Oh no, here we go again …

A recent report claims that autistic children improve when they have a fever:

Fevers could actually improve autistic behavior in children, new research suggests, hinting at the possibility of a biological cause behind the disorder that has proved so difficult for experts to understand.

Researchers from the Kennedy Krieger Institute in Baltimore report that autistic children who are sick are less likely to make repetitive movements, use less inappropriate speech and are not as hyperactive as they normally behave.

Shocking news, that — feverish children are less hyperactive. Feverish children are just less active in most ways, because they feel crappy!

You can just see it coming on the horizon — more junk “biomedical treatments” to “cure” autism. Snake-oil salesmen will be sticking kids in saunas and trying to induce fevers or whatnot. Nevermind the disclaimer way near the bottom of the article:

In the meantime, however, experts warn that parents should not induce fever in their children or withhold medical treatment to replicate the reported improvements in behavior.

:: sigh ::


  1. qw88nb88 said,

    10 December 2007 at 0:40

    Gee, you think?!

  2. JSmth said,

    9 December 2007 at 23:51

    I like the inbuilt quote that invalidates the whole argument:
    “I do not think that the methods used are sufficient to rule out lethargy as a contributing factor, and the improvements she reported are all reductions in negative behaviors that could reasonably be related to slowing of activity levels,” Fein said.

  3. Marla said,

    8 December 2007 at 13:20


  4. Patrick said,

    7 December 2007 at 21:05

    Headaches have many of the same effects this study is evaluating as positive changes on me. So I wonder when they decide to do the headache or stomach ache study (good catch Ettina!)

  5. Ettina said,

    7 December 2007 at 16:52

    My kitten was more cuddly and less hyperactive when he had a cold (right after coming home from the SPCA). Does that mean colds can treat kittenhood?
    How about treating autism by drugging them to feel romantic towards everyone?
    I see the same problem in gluten free casein free diet. When *I* have a really bad stomachache, I tend to withdraw and act ‘out of it’. It’s not ‘opiates from poor digestion’ (in fact my most common cause of stomachaches has nothing to do with digestion – instead it’s because I’m a fertile female) but just that I don’t feel good.

  6. amanda said,

    6 December 2007 at 15:23

    Not only that, but humans often have an instinct, as a social species, to seek each other out for help when sick. Autistic people have lots of instincts that override our standard ‘autistic behavior’ (for instance many of us make exceptions to the ‘no eye contact’ rule for romantic situations), and it doesn’t mean that triggering those instincts constantly is the answer.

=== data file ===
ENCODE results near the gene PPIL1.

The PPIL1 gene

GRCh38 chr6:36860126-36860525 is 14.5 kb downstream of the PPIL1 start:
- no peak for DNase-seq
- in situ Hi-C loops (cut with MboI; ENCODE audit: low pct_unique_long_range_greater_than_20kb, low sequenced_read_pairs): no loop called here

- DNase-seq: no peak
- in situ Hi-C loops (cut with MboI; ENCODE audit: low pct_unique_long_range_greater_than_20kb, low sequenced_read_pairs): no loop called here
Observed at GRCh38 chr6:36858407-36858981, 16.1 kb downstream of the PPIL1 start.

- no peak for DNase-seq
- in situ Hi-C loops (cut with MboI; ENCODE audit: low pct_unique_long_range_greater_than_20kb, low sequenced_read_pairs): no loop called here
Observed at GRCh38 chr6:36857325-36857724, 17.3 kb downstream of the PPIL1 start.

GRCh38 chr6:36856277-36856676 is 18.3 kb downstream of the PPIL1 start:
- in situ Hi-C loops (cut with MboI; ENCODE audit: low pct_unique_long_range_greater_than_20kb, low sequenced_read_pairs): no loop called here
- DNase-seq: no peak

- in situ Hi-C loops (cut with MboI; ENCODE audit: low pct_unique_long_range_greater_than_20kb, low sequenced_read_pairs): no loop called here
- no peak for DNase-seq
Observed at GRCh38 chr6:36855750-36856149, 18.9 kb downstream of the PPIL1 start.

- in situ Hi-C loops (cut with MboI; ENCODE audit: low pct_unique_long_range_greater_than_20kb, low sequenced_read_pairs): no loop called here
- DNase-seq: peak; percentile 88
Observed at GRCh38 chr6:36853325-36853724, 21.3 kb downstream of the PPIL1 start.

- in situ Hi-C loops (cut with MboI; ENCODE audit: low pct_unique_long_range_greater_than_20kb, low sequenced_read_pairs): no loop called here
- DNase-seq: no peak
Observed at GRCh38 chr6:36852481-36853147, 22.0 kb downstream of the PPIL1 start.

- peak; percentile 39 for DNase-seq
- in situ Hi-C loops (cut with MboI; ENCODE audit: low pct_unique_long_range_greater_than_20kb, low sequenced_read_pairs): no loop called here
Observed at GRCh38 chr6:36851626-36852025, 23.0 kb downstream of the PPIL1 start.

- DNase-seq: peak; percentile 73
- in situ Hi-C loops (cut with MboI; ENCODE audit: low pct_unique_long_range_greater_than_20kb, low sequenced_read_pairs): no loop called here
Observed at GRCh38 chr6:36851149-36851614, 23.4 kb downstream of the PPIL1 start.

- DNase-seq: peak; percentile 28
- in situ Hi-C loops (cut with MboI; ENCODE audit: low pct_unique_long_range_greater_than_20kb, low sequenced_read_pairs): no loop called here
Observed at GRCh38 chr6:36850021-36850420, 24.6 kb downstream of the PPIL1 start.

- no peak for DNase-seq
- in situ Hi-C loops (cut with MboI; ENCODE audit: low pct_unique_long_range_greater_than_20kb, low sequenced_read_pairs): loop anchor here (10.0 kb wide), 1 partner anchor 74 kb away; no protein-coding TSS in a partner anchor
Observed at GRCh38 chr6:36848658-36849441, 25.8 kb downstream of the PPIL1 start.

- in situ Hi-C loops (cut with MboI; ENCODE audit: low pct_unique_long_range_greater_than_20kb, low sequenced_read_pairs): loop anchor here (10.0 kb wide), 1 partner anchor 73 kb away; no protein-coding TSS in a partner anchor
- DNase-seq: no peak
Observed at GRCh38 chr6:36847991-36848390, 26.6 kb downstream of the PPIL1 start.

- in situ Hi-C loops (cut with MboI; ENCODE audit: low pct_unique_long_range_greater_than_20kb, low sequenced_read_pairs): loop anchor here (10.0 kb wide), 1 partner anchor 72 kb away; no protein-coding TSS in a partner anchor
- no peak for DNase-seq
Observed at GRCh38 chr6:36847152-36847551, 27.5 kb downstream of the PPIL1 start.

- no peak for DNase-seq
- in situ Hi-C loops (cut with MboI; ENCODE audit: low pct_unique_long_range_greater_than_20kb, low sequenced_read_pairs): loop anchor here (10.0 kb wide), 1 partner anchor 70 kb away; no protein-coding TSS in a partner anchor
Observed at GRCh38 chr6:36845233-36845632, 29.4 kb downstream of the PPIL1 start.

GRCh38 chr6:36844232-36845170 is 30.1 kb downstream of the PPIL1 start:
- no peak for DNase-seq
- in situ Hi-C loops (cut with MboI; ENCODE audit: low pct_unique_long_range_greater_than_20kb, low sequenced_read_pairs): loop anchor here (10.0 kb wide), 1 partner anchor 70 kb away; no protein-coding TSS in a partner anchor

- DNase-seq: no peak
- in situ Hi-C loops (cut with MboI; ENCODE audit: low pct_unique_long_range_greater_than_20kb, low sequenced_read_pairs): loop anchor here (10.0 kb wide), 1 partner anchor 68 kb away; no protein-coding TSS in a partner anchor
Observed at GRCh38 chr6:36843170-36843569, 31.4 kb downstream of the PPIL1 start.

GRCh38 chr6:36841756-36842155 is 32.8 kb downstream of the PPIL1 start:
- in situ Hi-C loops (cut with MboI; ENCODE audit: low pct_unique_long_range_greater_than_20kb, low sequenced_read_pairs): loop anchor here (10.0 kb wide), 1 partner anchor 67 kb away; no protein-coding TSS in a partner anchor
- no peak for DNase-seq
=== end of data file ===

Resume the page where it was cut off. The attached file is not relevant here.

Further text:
7. 6 December 2007 at 13:48

    Hmph. I have a fever right now, thanks to a case of the flu, and I am certainly not feeling less autistic. I’m just not stimming as much because I don’t have the energy to stim, and as a result my overload threshold is way lower. I’m just lucky I finally got my big heavy feather bed to snuggle under, or I’d be having meltdowns left and right.

  8. 6 December 2007 at 12:36

    Re, the claims that things like eye contact and “social relatedness” increase when some autistic children have a fever: I wonder if these are actual increases or if the parents are projecting these things onto their children? There could be an effect going on here where:

    1. Parent sees that the child is stimming less, etc.; since these are behaviors that people often associate with autism, and because part of the goal of certain programs such as ABA etc is to reduce stimming as supposedly a way of “curing” or treating autism, parents think of it as if the child’s autism is reduced

    2. Because parents now see their child as behaving “less autistic” than usual, they become more prone to “seeing” other signs of “reduced autism” and interpreting them accordingly. So they notice things like eye contact more readily.

    Before I would trust a study like this, I would want to see the above effects accounted for (placebo effect??). Some kind of objective observation of the child’s behavior with or without a fever from someone besides the parents.

    I also like (scarcasm mode) the bit in the article where reduced stimming is automatically equated to being an “improvement” in the child. As if there was something automatically wrong with non-injurous stimming.

  9. Mat said,

    6 December 2007 at 7:29

    I’m not sure what frightens me more about the note about ‘not inducing fevers in children’…that it exists in the first place, or the fact that it starts with the phrase ‘In the meantime’, which implies that there may be a time when inducing fevers in autistic kids IS a good thing.

  10. abfh said,

    6 December 2007 at 2:55

    Snake-oil salesmen will be sticking kids in saunas

    That’s been going on for a while already.

  11. Grace said,

    6 December 2007 at 2:39


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